Can you have too much of a good thing? Well, yes and no.
On the occasion of his 10th anniversary as music director of the Vancouver Bach Choir, Leslie Dala is reflecting on the superabundance of excellent choral ensembles in our city, and how that poses problems as well as opportunities.
“It can be a little tricky at times, when we’re… Well, ‘competing against each other’ are the wrong words, but we all have events going on, and people who come out to events have to choose sometimes,” he explains. “This is not the most affordable city to live in, so people have to plan their expenses carefully. So all this is to say that this is a great city for choral music and for music in general, but that makes it tough for everybody to thrive.”
The need to clamour for an audience’s attention is especially vital during the Christmas season, traditionally a time for choirs to dust off the most beloved works in their repertoire, whether they be familiar carols that have endured hundreds of chilly European winters, or massive liturgical works of similarly antique provenance. In the case of the VBC, Dala is especially concerned with how many renditions of George Frederick Handel’s Messiah the city can support.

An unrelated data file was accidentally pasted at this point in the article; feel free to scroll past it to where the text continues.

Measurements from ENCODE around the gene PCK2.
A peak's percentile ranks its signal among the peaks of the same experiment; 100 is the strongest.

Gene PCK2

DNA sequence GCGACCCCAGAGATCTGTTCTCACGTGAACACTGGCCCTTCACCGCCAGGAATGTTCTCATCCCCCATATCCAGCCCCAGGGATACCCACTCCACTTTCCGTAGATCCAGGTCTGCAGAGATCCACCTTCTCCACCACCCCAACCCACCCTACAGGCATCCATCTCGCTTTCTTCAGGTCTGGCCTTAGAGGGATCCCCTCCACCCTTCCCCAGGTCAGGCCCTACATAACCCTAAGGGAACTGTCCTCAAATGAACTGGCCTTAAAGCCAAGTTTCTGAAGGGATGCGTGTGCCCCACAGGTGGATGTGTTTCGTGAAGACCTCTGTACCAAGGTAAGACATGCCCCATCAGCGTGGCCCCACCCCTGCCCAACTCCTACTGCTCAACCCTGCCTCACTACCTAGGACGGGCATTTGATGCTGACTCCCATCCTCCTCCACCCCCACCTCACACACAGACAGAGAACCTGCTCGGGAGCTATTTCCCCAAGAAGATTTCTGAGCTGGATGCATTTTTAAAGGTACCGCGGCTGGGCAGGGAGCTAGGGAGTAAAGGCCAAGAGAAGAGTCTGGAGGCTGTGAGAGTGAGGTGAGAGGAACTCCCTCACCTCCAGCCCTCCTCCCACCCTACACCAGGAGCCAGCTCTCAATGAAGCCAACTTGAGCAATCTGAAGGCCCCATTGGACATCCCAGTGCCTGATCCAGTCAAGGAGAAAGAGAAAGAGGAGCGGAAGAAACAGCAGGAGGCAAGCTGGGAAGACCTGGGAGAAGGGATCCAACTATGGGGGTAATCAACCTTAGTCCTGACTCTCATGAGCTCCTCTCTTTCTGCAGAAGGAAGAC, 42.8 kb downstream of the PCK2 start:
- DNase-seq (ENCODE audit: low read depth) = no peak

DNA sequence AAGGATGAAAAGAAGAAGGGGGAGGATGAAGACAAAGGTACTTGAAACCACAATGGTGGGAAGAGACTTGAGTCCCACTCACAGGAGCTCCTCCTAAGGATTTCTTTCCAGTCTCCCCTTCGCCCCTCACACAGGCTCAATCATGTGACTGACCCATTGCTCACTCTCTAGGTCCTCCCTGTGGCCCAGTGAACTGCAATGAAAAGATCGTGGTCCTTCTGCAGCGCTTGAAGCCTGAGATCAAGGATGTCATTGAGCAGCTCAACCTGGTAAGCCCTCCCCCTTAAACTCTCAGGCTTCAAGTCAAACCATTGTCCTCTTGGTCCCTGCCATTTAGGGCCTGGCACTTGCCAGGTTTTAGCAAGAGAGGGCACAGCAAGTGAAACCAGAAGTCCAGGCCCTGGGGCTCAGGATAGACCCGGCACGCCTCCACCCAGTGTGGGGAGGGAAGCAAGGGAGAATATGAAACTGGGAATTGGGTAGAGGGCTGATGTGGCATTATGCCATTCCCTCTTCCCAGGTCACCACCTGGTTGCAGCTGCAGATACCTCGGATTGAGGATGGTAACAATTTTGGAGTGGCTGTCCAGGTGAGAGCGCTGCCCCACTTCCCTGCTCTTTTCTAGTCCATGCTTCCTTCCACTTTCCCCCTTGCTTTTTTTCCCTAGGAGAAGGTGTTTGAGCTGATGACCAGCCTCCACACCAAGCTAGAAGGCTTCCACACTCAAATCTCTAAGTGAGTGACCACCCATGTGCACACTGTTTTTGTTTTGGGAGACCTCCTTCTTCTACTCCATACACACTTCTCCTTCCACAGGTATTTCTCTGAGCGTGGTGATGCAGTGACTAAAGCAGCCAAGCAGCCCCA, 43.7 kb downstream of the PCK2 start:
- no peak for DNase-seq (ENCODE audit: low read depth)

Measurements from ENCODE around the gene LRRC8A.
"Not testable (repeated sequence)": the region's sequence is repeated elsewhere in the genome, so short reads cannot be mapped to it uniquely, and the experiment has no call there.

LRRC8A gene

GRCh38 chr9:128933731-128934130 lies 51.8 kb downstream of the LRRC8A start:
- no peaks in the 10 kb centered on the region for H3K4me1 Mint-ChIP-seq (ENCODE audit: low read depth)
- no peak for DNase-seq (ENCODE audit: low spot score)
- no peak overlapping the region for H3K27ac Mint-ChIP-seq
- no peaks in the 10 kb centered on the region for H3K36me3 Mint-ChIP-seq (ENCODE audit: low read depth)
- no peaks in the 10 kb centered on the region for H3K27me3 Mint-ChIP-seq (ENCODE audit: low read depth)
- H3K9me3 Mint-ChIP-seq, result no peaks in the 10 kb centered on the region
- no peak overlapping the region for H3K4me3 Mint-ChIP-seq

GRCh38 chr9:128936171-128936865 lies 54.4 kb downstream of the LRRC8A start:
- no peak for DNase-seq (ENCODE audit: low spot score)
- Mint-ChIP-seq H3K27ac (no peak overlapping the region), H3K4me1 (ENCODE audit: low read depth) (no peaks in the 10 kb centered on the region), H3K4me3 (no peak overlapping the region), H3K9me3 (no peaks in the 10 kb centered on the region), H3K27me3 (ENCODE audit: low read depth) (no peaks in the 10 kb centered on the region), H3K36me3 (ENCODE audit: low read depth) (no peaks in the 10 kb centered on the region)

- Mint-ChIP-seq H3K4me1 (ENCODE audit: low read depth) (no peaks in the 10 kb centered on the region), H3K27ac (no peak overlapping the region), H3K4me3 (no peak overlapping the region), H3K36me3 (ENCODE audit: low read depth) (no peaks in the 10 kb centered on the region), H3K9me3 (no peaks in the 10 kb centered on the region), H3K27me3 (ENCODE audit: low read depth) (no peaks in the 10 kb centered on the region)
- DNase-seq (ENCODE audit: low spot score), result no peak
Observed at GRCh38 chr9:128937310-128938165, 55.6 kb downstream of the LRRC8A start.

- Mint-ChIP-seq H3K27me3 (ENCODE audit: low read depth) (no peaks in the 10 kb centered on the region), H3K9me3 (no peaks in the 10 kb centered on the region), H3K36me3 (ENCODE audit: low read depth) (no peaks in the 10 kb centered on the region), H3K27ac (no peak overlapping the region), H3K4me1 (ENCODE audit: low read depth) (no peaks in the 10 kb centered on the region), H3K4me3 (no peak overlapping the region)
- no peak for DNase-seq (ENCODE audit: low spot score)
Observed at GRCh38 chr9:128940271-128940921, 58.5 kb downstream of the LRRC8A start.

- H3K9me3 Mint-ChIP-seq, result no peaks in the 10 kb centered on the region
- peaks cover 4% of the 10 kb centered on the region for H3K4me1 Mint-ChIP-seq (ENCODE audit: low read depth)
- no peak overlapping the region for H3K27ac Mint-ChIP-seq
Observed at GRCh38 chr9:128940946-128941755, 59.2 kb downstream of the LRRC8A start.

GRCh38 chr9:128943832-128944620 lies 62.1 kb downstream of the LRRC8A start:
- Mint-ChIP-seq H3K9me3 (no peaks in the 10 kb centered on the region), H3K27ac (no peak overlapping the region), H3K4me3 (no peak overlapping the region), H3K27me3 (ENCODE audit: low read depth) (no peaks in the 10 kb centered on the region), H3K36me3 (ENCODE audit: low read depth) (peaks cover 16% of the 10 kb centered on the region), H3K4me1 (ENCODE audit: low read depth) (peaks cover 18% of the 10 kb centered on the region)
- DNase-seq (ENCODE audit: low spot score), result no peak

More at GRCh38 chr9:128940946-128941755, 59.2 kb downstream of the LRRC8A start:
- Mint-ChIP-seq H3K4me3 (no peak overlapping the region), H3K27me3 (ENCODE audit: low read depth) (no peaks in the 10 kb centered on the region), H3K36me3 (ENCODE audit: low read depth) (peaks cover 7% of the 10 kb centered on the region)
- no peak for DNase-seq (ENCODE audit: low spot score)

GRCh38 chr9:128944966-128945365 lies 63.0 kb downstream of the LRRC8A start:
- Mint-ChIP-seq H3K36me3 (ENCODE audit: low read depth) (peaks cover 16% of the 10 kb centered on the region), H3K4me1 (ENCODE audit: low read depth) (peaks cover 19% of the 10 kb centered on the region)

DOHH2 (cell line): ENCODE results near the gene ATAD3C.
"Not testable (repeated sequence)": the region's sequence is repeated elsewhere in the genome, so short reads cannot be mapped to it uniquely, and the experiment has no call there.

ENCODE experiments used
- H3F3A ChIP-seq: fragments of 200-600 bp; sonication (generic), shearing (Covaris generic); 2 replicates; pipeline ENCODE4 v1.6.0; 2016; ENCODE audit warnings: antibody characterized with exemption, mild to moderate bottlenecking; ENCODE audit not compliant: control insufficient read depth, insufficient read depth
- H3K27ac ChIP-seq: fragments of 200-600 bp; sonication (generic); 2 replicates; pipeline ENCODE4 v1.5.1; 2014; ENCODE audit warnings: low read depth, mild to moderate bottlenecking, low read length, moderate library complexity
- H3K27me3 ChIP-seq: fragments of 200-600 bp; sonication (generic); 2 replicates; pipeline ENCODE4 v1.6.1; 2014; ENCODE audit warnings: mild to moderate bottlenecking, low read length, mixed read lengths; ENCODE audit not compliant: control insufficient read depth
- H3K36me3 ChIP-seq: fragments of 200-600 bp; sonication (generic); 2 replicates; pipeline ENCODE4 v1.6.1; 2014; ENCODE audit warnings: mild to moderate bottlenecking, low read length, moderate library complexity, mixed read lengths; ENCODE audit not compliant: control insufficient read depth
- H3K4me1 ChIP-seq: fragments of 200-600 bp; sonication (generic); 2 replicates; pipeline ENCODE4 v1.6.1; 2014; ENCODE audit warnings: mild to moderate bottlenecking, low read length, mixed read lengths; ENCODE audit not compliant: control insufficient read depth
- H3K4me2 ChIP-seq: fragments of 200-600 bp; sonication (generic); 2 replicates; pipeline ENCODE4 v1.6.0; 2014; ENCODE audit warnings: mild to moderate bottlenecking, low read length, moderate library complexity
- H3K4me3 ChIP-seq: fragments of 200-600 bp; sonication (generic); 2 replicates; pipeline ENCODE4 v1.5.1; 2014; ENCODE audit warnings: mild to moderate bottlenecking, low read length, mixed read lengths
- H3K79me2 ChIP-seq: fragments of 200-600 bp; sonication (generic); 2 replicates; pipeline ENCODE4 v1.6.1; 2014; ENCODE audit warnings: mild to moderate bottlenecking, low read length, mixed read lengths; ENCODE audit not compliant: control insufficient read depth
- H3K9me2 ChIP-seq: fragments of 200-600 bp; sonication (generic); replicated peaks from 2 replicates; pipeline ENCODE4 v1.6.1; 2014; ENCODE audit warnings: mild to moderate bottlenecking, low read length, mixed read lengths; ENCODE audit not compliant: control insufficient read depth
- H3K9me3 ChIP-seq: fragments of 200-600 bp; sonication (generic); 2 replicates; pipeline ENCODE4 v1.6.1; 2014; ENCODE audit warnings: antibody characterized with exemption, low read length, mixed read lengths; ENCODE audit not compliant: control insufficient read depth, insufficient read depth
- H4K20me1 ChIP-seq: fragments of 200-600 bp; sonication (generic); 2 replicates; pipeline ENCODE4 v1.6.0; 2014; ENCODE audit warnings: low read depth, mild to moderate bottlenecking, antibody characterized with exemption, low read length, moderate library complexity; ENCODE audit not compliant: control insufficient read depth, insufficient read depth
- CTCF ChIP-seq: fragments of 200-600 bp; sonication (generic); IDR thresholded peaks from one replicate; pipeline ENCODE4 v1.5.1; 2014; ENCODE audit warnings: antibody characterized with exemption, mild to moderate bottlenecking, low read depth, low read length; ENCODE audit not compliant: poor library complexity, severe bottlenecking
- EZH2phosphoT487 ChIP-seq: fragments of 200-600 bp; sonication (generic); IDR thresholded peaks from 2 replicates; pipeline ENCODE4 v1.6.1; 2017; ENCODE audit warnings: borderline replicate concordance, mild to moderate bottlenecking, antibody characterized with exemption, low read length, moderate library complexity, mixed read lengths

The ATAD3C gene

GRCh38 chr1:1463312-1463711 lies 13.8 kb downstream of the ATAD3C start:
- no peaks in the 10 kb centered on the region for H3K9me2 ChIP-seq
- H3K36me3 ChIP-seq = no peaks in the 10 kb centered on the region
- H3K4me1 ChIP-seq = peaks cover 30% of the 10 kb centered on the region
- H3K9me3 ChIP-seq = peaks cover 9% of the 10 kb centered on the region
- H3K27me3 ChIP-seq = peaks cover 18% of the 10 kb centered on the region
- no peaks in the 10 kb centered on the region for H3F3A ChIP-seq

We’re not Toronto, he points out, which regularly embraces several sold-out, fully professional stagings of Handel’s greatest oratorio. But can we support two, or even more?
Dala thinks we can, and he’s got a pair of them to promote: a singalong take on Handel’s classic, followed by a full production in which the VBC will be joined by members of the Vancouver Symphony Orchestra, alongside soloists Eve-Lyn de la Haye, Stephanie Tritchew, John Tessier, and Neil Craighead.
When it comes to the concert version, Dala says, “We’re taking an approach that really brings out the dance in all of the movements, whether it’s the slow, solemn ones or the quicker, sprightly ones. It’s something that you cannot deny about the music of the baroque era: it really was about the dance.”
The conductor adds that the VBC has another holiday event on offer: this weekend, Christmas With the Bach Choir will showcase more specifically seasonal fare, in conjunction with the VBC’s various youth and young-adult affiliates. The concert will also feature the world premiere of the main choir’s 2019 Choral Competition winner, Nicholas Ryan Kelly’s “Wild Bells”.
“It’s a setting of the Tennyson poem ‘Ring Out, Wild Bells’, which talks about ringing out the old and ringing in the new, and all things that are foul going away, and positing goodness and light,” Dala says of the Kelowna composer’s score. “It’s a very energetic piece, with organ and choir—and although it’s just over four minutes long, you feel like it’s a very well-put-together musical journey.”
What could be more appropriate for this season than that?
The Vancouver Bach Choir presents Christmas With the Bach Choir at the Orpheum on Sunday (December 1). Singable Saturdays: Messiah Edition takes place at First Christian Reformed Church next Saturday (December 7). Handel’s Messiah takes place at the Orpheum on December 14.